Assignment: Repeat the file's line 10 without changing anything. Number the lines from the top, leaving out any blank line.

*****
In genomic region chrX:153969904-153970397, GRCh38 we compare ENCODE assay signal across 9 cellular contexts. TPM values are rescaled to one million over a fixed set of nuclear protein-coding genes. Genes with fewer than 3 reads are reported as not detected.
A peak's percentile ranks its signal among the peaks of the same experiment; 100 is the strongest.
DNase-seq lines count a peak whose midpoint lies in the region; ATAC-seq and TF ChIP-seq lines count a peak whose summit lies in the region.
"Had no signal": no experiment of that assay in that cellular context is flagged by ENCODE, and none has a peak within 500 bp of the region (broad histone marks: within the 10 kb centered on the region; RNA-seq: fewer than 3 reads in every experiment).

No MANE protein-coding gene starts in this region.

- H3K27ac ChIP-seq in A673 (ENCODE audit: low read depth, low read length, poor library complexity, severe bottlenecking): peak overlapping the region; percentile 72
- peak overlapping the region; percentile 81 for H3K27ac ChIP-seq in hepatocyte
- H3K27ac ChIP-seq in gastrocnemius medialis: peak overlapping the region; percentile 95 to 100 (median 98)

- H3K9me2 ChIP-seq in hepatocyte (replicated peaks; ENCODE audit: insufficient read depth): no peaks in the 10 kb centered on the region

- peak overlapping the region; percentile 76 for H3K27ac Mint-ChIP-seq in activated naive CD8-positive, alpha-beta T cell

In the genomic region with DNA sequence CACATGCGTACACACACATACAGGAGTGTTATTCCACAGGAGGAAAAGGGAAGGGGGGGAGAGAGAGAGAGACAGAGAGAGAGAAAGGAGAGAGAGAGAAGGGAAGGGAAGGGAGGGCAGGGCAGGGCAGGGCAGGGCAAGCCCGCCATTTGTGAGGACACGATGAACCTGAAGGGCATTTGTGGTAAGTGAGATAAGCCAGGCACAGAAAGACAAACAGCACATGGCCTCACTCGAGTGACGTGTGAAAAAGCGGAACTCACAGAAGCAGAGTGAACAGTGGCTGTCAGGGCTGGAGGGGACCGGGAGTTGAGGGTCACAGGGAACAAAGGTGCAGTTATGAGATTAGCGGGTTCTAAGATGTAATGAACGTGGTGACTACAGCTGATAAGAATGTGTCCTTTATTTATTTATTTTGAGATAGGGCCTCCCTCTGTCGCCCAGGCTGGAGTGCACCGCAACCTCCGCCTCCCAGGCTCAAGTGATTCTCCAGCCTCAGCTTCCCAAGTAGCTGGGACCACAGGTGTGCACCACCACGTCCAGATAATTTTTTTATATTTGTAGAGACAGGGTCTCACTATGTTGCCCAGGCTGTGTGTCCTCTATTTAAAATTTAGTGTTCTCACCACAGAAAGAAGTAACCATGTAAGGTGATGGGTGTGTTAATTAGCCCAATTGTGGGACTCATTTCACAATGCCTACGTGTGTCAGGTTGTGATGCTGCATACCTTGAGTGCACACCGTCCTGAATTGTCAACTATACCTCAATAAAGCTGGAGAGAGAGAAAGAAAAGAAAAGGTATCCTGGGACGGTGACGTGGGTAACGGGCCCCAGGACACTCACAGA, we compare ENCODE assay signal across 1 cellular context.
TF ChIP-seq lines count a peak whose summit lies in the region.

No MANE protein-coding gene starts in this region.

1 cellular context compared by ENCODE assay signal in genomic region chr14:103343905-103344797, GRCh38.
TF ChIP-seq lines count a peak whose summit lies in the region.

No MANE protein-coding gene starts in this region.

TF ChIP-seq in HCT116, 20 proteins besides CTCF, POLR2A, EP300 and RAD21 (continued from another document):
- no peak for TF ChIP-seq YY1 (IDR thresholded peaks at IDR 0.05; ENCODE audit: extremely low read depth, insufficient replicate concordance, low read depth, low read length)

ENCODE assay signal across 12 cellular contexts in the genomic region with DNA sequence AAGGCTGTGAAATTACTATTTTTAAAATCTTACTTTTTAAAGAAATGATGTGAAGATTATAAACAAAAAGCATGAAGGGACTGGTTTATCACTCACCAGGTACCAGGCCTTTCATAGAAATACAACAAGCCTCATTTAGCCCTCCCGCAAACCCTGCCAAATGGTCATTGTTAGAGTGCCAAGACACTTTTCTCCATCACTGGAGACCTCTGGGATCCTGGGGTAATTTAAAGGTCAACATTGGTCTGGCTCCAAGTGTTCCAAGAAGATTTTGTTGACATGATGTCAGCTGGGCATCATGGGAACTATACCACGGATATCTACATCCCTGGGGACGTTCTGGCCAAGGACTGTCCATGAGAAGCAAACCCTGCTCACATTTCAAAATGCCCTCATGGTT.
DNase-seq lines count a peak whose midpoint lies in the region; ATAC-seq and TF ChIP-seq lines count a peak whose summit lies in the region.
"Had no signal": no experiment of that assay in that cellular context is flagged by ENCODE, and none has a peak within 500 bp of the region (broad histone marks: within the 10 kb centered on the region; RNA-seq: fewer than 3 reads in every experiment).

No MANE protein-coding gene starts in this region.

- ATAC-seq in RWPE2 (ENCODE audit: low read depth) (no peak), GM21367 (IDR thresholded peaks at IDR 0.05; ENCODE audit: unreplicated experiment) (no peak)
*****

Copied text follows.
- peak overlapping the region; percentile 76 for H3K27ac Mint-ChIP-seq in activated naive CD8-positive, alpha-beta T cell